Higher rent prices across the state doesn’t always mean residents are going to get better quality – at least not right away. In Volusia County, the Kabana apartments complex was sold on March 4 to a California investor for $18 million, raising concerns by some residents that a significant rent hike was looming.
The website for the Kabana apartments as of May 31 described the complex as a “quaint and private oasis” featuring units with “immaculate waterfront views, chic hardwood floors, and a gourmet kitchen.”
But longtime resident David Litz said in a March interview that the pool had been closed for more than a year because of cracks in the structure. A tour of the building he lived in shortly after the Kabana’s sale showed dimly lit hallways with cracks in the walls, and apartment units that did not appear to have been significantly updated since the 1970s.
Jessica Harris, assistant general manager for the Kabana apartments, said in March that her understanding was that the new owner did in fact plan to change rental rates, but added, “we’re going to renovate them first.”
When rent gets too high, people move
In some cases, rent increases are leading to a migration out of Florida. It’s the reverse of the narrative so often repeated. As the wealthy migrate in and pay cash for homes valued at previously unthinkable highs, the cost of living is becoming too much to bear for some locals.
That’s what happened to Tanya Rose, who moved to North Port in 1989 when she was 10 and lived there and in the Venice area until halfway through 2021. Rose was living in North Port with roommates for $1,450 per month until her landlord raised the rent to $2,400. That was when she realized it might be time to join the rest of her family in North Carolina.
She now works in a brand-new dermatology office and lives outside of Hickory, North Carolina. She said she’s run into people at work with a 941 area code, who have also moved to the area from North Port, Port Charlotte and Sarasota.
“Everybody’s flocking to Florida, but people who grew up in Florida can’t afford to stay,” Rose said. “It’s terrible. It’s sad. It’s a beautiful place to live, but it wasn’t feasible to go to work, pay bills and that’s it.”
Even those who can afford to pay more for rent are having trouble finding the right place. Vicki Tipton, who has rented a three-bedroom pool house in a North Port complex for the past three years, said in late May that she sent in nine different applications for various apartments only to be denied each time, she thinks because of her below-average credit.
Every application cost $50-$75 per person, Tipton said, and since they’re a family of four adults, each apartment application cost between $200 and $300.
Guerby Noel, a senior attorney of equity advocacy at Legal Services of Greater Miami, said that more middle-class tenants have been coming to his organization for help since the pandemic started. Many of them are also dealing with extraneous fees, which Noel said seem to be landlords’ way of recouping pandemic-related losses.
In Pensacola, a 29% rent change difference compared to the previous year has left many residents in a crunch.
It’s been tough, said Nicole St. Aubin Benavente, a broker at Realty Masters of Florida, the largest property management company in Pensacola. Our Florida, a program that offered COVID-19 rental assistance program offered during the pandemic, ended in May. As a result, Benavente said she’s seeing an uptick in delinquencies, and some renters are boxed out if they don’t have at least a 600 credit score.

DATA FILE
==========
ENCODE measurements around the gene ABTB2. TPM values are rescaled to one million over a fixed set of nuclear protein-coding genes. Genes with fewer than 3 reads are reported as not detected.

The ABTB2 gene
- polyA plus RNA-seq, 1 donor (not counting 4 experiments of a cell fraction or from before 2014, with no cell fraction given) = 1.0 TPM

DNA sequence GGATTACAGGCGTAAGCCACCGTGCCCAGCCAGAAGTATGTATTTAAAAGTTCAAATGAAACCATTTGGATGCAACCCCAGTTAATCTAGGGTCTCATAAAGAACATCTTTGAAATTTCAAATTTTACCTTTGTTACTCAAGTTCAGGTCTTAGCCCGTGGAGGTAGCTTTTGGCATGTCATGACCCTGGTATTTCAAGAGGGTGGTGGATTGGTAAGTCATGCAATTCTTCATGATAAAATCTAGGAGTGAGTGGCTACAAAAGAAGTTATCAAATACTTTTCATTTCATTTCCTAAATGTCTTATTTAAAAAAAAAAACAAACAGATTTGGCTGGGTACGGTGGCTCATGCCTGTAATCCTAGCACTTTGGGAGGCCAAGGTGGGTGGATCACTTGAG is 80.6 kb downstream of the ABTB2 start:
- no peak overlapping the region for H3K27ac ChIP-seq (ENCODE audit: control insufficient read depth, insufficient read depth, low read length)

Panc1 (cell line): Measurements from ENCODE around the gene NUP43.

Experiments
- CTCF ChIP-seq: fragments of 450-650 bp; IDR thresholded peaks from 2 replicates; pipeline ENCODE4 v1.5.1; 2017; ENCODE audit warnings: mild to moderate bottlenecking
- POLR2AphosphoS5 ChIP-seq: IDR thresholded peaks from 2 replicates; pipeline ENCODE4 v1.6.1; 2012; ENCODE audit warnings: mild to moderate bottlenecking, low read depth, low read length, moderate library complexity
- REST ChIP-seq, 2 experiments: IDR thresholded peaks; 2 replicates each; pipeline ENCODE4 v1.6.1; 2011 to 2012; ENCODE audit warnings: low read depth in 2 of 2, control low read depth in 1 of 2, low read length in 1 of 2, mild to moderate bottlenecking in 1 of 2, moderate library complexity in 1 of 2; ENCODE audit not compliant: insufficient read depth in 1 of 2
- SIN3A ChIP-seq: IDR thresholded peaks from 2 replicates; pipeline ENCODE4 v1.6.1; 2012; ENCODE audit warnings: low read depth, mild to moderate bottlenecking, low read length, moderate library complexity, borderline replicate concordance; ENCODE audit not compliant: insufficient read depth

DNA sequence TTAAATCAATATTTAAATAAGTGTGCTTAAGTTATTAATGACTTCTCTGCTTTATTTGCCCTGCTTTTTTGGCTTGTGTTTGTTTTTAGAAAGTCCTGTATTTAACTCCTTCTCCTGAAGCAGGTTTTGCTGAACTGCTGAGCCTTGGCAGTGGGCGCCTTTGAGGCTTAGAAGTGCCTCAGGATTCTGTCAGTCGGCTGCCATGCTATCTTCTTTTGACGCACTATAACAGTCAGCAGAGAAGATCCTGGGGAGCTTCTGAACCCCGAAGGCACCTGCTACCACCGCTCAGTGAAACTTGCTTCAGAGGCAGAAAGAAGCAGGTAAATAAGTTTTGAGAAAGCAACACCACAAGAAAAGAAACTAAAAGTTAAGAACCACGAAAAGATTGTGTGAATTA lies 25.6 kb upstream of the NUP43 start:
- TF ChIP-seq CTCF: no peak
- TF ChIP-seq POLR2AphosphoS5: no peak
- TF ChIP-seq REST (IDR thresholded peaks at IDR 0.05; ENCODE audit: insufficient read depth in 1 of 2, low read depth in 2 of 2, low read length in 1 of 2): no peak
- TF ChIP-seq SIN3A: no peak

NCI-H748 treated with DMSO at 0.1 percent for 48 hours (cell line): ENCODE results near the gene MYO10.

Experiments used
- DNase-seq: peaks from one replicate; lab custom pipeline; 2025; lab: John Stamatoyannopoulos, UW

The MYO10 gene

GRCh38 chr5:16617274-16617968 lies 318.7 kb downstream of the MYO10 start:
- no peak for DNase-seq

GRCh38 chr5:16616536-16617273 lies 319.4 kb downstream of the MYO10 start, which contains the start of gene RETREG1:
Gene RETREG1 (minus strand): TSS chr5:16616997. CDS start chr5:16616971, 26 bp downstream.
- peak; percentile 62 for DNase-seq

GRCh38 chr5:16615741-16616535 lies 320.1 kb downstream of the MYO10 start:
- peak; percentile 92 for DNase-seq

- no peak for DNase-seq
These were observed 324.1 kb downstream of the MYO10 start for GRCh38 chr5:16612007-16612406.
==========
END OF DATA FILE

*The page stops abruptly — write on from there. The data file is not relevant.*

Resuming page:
“We had a gentleman in here last week. He said, ‘I have money. I’m living in a tent,’” she said. “We’re seeing more and more of that, where people are on Facebook and posting their setup of like, ‘I will be living in a car for a month. I need you to tell me where I can go to the bathroom’ or ‘Here’s my campground. Does anybody have a tarp?’”
Tipton said she estimates her family has spent about $2,500 on application fees alone.
“I can’t get local Realtors to give me the time of day. They all want me to buy a house. Well, I don’t want to buy a house right now. I can’t,” Tipton said. “I’m going to be paying an extra $1,000, more or less.”
Price of materials, other costs adding to the rent problem
Low inventory is partly to blame for soaring rental prices, but the firms that build the properties are facing their own challenges.
Total project cost at Verdex Construction, which builds rental units in most of Florida, has been increasing about 2% per month for the past year, said Rex Kirby, the company’s president. Prices are up for concrete, rebar and scrap metal, exacerbated by Russia’s ongoing attack on Ukraine. It’s gotten to the point where Verdex has to have some pretty “unusual” conversations with its clients, mostly about how unpredictable pricing can be.
“It was very uncomfortable at the beginning because we’re supposed to be the experts, but people aren’t holding numbers for a couple of weeks,” Kirby said. “We have to educate them on what’s going on, explain it and be transparent.”
The Florida Housing Finance Corporation, the state entity focused on building new affordable housing, is putting most of its efforts into getting existing projects done, rather than renovating old ones, Trey Price, the corporation’s executive director, said.
Developers that are currently building affordable apartments through the finance corporation were awarded those deals years ago, before the market was the way it is now, Price said. Since costs have gone up so much, the Florida Housing Finance Corporation won’t penalize those developers for pulling out of the projects, he said, as it would have in the past.